Ok ok so I may be jumping the gun in a major way with this tutorial, but after the recent burst of Springtime sunshine here in London Town, I've been getting very excited for my Summer sewing plans... Floaty and free is how I'm feeling this season, and I think this dress is exactly that. Quick and easy to draft and sew, even easier to wear day in/night out, all Summer long.
You will need:
- Fabric - lightweight wovens are ideal: cotton lawn, voile, viscose rayon (anything soft and floaty!), but knits will work too
- Pattern drafting paper
- Pencils, ruler, French curves/Patternmaster, paper scissors etc
- Your usual tools and sewing supplies
Drafting the pattern
Start by drawing a vertical line roughly 35” long (shown in magenta; line 1). This part doesn’t need to be accurate yet, it’s just our starting point for the rest of the pattern. This vertical line represents the centre front and centre back of the dress, to be placed on the fold. Both front and back pieces are identical, so we just need to draft one, and cut two.
From about 6" down from the top, draw a horizontal line that measures (your high bust measurement + 1”) ÷ 4 (shown in red; line 2).
Now measure 4” up from red line 2 and 6” horizontally out from this new point. This is your neckline (shown in purple; line 3).
Using a French curve, or your best hand-drawing skills, connect the neckline to the high bust line. This is your armhole (shown in green; line 4).
Now measure 28 1/2" down the centre front line from the neckline. This is the point where we'll be joining the hem frill.
To figure out by how much to measure out and across by, thereby determining the flare of your dress, a good rule of thumb is to divide your full bust measurement by 2.2 and measure out by that amount. I measured out and across by 15" (shown lightly in pencil; line 5).
To draw the side seam (shown in dark blue; line 6), measure down from the red line 2 25", aiming towards the edge of pencil line 5. You'll see that in order to connect your side seam with the hem, you need to curve the hem ever so slightly in order to meet the side seam line. Use a French curve to help you here (shown in dark red; line 7).
Finally, we need to add seam allowances. I added 3/4” along the neckline, 5/8" at the side seam and hem, and 1/4” at the armhole (shown in pale blue).
You’ll also need a rectangle that measures 65” x 7” for the neckline ruffle, and another rectangle measuring 9 1/2" deep x (line 5 x 8) for the hem frill.
Sewing it all up
Cut out your pieces – two of the main dress piece (remembering to place the centre front/centre back line on the fold of the fabric), one of the neckline ruffle and one of the frill.
Close the side seams of your dress and press open.
Clip carefully into the curves at the armholes to release the tension. Press the scant 1/4” seam allowance in, finish the raw edge first on an overlocker (optional) and stitch. Alternatively, if you have more time/patience you could finish the armholes with bias tape instead.
Now for the ruffle!
Close the back seam to create a loop and press open.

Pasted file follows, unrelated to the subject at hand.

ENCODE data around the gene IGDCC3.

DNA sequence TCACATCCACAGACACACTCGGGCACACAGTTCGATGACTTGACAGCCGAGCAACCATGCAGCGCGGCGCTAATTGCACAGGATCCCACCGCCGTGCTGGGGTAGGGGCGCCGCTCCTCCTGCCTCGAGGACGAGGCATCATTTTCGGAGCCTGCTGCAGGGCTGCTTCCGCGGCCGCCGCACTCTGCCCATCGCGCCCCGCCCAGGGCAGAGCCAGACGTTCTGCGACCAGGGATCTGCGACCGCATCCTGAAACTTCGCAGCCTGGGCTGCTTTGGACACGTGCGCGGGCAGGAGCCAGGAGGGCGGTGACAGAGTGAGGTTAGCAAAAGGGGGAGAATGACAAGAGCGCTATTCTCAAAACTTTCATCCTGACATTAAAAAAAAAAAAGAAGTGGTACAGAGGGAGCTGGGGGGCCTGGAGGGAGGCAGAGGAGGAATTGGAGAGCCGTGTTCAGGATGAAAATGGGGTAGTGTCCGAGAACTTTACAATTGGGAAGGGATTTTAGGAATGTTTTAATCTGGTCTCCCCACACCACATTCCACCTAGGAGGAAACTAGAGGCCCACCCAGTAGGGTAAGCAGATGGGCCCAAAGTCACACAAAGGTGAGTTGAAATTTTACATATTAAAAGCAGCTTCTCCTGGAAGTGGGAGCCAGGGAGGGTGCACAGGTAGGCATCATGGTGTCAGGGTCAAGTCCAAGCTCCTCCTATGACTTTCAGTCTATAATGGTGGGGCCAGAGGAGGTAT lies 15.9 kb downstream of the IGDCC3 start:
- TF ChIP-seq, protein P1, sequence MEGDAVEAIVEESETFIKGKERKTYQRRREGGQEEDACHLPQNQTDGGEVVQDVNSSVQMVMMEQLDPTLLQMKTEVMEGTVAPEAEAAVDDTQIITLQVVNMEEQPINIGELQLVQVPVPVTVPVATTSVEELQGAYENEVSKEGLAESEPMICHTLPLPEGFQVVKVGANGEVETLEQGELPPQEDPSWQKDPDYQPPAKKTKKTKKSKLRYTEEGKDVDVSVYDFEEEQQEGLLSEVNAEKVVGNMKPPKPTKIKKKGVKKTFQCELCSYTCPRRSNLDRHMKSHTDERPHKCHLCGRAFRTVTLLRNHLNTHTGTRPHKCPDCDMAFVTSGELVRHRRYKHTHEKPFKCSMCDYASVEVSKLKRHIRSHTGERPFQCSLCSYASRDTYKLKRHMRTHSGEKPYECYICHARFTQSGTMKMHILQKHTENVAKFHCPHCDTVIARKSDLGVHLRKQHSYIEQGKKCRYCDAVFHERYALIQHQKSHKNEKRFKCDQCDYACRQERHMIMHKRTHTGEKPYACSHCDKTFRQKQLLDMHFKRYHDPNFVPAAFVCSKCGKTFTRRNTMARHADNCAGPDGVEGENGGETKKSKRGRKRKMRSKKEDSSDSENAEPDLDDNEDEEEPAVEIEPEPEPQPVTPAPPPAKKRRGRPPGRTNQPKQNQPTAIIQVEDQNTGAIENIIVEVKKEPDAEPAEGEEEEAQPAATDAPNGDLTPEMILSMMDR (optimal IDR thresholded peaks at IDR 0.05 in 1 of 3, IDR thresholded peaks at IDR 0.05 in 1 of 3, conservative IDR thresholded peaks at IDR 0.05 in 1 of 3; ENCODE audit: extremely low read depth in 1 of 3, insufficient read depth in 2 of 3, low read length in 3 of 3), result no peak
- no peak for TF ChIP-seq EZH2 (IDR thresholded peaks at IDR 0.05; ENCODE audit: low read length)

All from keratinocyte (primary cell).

We now need to mark the centre front (CF) and centre back (CB) on both the bodice and the ruffle to make sewing the two evenly together a doddle. Do that simply by folding the bodice in half so that the side seams are facing and notch the folds either side. For the ruffle, your CB should be marked by the seam, and the CF can be marked by folding it at the CB seam and notching the fold on the opposite side.
Now place the ruffle over the bodice, right side of the bodice facing the wrong side of the ruffle, and make sure that your CF and CB notches match up too. Pin the ruffle to the bodice along the front and back necklines and baste into place. Finish the raw edge on an overlocker/serger if you have one.
Fold and press in by 3/4” (if you don't have an overlocker, avoid a visible raw edge by pressing the neckline in by 1/4" and then again by 1/2"), and stitch into place, leaving an inch or so open at the centre back seam through which to feed the elastic.
Take your elastic (I used regular lingerie elastic as I wanted something narrow with a soft stretch to it, if you know what I mean… I felt like anything too harshly elastic would dig into my skin) and cut a length that sits securely but comfortably around your shoulders.
Use a safety pin to feed the elastic into the tunnel…
…And then either tie the two ends in a secure knot or stitch together when it reemerges. Stitch the tunnel’s opening shut and ¡ay caramba! You're almost done!
The final thing to do before moving onto the hem frill, is to hem the neckline ruffle and add any decorative trim such as pompom trim, lace, ricrac etc whatever rings your bell.
Finish the ruffle’s hemline and press in by 1/4”, pinning your chosen trim into place as you go. Stitch the hem and trim in one go from the right side. Or, stitch your hem first, then appliqué your trim over the top.
Take your long hem frill rectangle and close the short ends, right sides together, to form a loop. Press the seam open and finish.
Gather one of the raw edges to fit the hem of your dress. When gathering lightweight fabric, I like to run two parallel rows of wide basting stitches 1/4" and 3/4" respectively from the raw edge, pulling on the bobbin threads to gather. You can check out our tutorials, 3 ways to gather, or try our express technique!
Once your gathered frill matches the hem of your dress, pin them together right sides facing and stitch into place. Press the seam up into the dress and finish the excess seam allowance.
Lastly, hem your frill and you're done!
This dress was inspired by and adapted from the top I made for Portia Lawrie's annual The Refashioners challenge last year (see image below). You can find the original tutorial for the top here, and check out all the other amazing Refashioners here!
Still want a little more of that off-the-shoulder goodness? Check out our YouTube tutorial below on how to refashion a standard mens shirt: